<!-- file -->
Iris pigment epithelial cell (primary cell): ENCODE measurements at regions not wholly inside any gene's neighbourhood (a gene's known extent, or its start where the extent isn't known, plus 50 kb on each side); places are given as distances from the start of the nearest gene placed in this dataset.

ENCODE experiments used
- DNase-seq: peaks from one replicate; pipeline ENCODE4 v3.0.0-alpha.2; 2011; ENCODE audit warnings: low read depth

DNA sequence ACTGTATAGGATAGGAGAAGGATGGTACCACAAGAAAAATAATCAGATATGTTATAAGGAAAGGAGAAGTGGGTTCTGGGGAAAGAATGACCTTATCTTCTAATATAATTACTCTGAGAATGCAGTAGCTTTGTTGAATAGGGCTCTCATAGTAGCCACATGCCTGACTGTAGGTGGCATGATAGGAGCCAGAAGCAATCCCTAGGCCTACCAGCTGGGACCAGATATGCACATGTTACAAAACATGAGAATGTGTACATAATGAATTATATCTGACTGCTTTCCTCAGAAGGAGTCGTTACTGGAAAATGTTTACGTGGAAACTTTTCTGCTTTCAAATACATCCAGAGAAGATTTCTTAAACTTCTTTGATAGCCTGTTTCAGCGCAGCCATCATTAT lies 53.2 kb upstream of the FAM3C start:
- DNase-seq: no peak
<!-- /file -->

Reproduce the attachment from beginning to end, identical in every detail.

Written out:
Iris pigment epithelial cell (primary cell): ENCODE measurements at regions not wholly inside any gene's neighbourhood (a gene's known extent, or its start where the extent isn't known, plus 50 kb on each side); places are given as distances from the start of the nearest gene placed in this dataset.

ENCODE experiments used
- DNase-seq: peaks from one replicate; pipeline ENCODE4 v3.0.0-alpha.2; 2011; ENCODE audit warnings: low read depth

DNA sequence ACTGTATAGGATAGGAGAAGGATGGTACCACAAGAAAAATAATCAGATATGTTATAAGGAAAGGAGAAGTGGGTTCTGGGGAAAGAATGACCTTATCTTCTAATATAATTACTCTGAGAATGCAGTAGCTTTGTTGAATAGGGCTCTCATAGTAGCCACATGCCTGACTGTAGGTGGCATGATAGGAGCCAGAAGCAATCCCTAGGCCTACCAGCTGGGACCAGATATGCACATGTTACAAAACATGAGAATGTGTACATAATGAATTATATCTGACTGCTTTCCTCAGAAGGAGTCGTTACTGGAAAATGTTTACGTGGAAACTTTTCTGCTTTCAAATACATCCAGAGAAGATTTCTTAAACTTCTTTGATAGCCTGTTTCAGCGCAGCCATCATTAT lies 53.2 kb upstream of the FAM3C start:
- DNase-seq: no peak